I have traveled to Chicago a few times prior to this weekend, but I found myself unprepared for this networking trip. For example, while walking downtown during our lunch break on Friday, I frantically called my dad pleading him to deposit money into my account, I had seven dollars.

I was also shivering and attempting to warm my hands, to no avail. I also failed to bring a decent winter jacket and gloves. It’s almost April, so it must be warm in the city, right? Wrong. Fortunately, I was surrounded by people who really had it together and helped make this weekend the experience of a lifetime, despite my poor planning!

After reminiscing on the trip, I’ve conjured up a few “Do’s” and Dont’s” of Networking in the City.

Do dress for the weather

Check the local weather at least one week in advance, and begin planning appropriate outfits and outerwear. If you’re traveling to a city, like Chicago, with cooler temperatures, pack extra gloves, hats, scarves, socks, tights and a warm coat. Also, bring appropriate shoes! Flats are much more comfortable for getting in and out of cabs than heels. Stash your heels in your bag to change into at your destination.

Do your research

Know the companies and professionals that you are visiting before you walk in the door. Visit the company website, read recent press releases, and be well-informed about what they are doing in the news. Come prepared to each meeting with intelligent, thoughtful questions. Professionals will be impressed when you show that you’ve done your homework.

Do soak it in

You’re a student, so act like a sponge and soak everything in. Listen closely to what each professional has to say. Oftentimes, they offer valuable interview tips and career advice. In Chicago, several of the professionals spoke about their own personal journey after college, and how they ended up working in public relations. Pay attention to the company culture and the environment and watch how employees interact with one another.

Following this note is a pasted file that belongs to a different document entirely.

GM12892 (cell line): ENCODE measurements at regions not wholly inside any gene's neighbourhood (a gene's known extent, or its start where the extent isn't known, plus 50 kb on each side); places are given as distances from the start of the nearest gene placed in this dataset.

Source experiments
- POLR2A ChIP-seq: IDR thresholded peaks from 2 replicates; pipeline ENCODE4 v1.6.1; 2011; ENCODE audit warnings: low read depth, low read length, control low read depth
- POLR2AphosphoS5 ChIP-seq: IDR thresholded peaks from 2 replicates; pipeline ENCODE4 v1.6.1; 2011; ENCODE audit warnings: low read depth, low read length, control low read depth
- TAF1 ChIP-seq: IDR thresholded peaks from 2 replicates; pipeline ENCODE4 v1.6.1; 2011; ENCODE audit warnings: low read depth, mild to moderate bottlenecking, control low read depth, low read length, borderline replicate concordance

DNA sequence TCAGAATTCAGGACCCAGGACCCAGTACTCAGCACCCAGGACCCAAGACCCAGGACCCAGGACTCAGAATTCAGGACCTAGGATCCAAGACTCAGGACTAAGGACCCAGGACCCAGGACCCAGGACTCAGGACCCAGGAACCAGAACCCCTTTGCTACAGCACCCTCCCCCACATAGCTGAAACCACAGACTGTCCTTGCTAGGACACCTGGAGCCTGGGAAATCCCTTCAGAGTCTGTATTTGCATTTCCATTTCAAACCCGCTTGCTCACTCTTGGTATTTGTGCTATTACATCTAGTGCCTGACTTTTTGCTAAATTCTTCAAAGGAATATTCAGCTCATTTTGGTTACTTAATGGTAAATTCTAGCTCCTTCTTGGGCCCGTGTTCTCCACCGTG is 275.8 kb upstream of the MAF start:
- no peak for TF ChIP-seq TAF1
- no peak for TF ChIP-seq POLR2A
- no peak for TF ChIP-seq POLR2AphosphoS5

Do follow up

Bring your resume and business card to each place you visit, and be sure to collect business cards before you leave. After the visit, send each professional a personalized follow-up email. Thank them for meeting with you and discussing the company. You can always add a compliment, or mention something specific you liked about the company. For example, when I followed up with Groupon, I mentioned how I loved the Tiki bar in the middle of the office. Additionally, reach out to each professional on Twitter or LinkedIn and send them a message. These connections will be important during job hunting season.

Don’t be on your phone

Warning: If you’re like me and have an emotional and physical attachment to your iPhone, this will be difficult. However, it’s extremely important to stash your phone away and pay attention. Professionals will notice if you seem distracted or uninterested in the presentation and their company. At one of the agencies I visited, an employee blatantly pulled out his phone multiple times throughout the presentation, giving me a negative impression of the agency. Be polite and engaged.

Don’t feel like you have to have your life planned out

A networking trip is an opportunity to sample a little bit of everything from the buffet. You don’t need to know exactly what you want, or where you want to work. If you are set on working for a non-profit, that’s excellent, but keep your options open. One professional I spoke with told me that in college he never wanted to work in advertising or marketing, and that’s exactly what he does today. Don’t be intimidated by the young, cool, seemingly know-it-all professionals. They started out right where you are.